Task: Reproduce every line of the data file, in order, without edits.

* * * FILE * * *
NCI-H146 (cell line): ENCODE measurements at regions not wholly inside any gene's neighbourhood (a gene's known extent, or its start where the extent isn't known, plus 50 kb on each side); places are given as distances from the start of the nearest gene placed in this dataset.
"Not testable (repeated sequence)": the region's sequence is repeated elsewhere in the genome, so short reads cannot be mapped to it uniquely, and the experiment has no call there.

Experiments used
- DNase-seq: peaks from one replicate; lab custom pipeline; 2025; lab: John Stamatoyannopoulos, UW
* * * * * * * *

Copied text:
NCI-H146 (cell line): ENCODE measurements at regions not wholly inside any gene's neighbourhood (a gene's known extent, or its start where the extent isn't known, plus 50 kb on each side); places are given as distances from the start of the nearest gene placed in this dataset.
"Not testable (repeated sequence)": the region's sequence is repeated elsewhere in the genome, so short reads cannot be mapped to it uniquely, and the experiment has no call there.

Experiments used
- DNase-seq: peaks from one replicate; lab custom pipeline; 2025; lab: John Stamatoyannopoulos, UW